From Library Journal
Despite his avowed dislike of reading fugitive journalism, Lewis contributed 19 pieces to newspapers and magazines between 1940 and 1962. His topics ranged from the oddly obtuse "On Living in an Atomic Age" (1948) to the prescient "On Sex in Literature" (1962). In this Sunday Telegraph piece he advocates an end to all "moral censorship" of literature even if "realms of filth" should result. Lewis's ability to drive swiftly to the heart of such topics as prudery, pleasure, and equality is displayed in these articles. While they add little of substance to his canon, they merit notice as masterly examples of Lewis's talent for establishing instant rapport with his readers and using it to lead them in directions they might otherwise have been reluctant to go. Barbara J. Dunlap, City Coll. Lib., CUNY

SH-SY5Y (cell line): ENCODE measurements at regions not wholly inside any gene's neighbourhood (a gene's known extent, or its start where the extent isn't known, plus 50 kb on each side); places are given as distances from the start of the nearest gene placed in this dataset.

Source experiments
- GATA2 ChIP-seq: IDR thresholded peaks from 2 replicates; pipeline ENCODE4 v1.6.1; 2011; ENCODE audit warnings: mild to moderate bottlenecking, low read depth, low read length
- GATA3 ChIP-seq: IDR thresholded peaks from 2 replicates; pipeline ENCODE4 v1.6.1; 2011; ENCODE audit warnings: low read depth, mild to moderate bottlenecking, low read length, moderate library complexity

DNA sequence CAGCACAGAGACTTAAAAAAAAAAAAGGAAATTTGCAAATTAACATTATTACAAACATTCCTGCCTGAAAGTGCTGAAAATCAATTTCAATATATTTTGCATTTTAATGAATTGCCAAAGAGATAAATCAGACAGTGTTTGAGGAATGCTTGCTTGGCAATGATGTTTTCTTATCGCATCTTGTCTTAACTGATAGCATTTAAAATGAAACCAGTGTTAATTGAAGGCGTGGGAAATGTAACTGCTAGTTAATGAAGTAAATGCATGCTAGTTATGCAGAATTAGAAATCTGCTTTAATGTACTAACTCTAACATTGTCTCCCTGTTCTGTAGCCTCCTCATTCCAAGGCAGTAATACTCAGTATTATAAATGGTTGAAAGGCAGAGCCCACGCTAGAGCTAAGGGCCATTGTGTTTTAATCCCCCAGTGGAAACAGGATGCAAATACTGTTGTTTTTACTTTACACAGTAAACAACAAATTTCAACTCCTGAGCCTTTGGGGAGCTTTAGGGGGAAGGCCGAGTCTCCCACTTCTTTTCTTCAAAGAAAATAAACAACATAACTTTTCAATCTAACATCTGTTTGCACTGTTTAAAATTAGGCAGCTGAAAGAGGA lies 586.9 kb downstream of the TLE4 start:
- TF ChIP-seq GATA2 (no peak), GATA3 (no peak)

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About the Author
C. S. Lewis (1898-1963) gained international renown for an impressive array of beloved works both popular and scholarly: literary criticism, children's literature, fantasy literature, and numerous books on theology. Among his most celebrated achievements are Out of the Silent Planet, The Chronicles of Narnia, The Screwtape Letters, The Four Loves, and Surprised by Joy.
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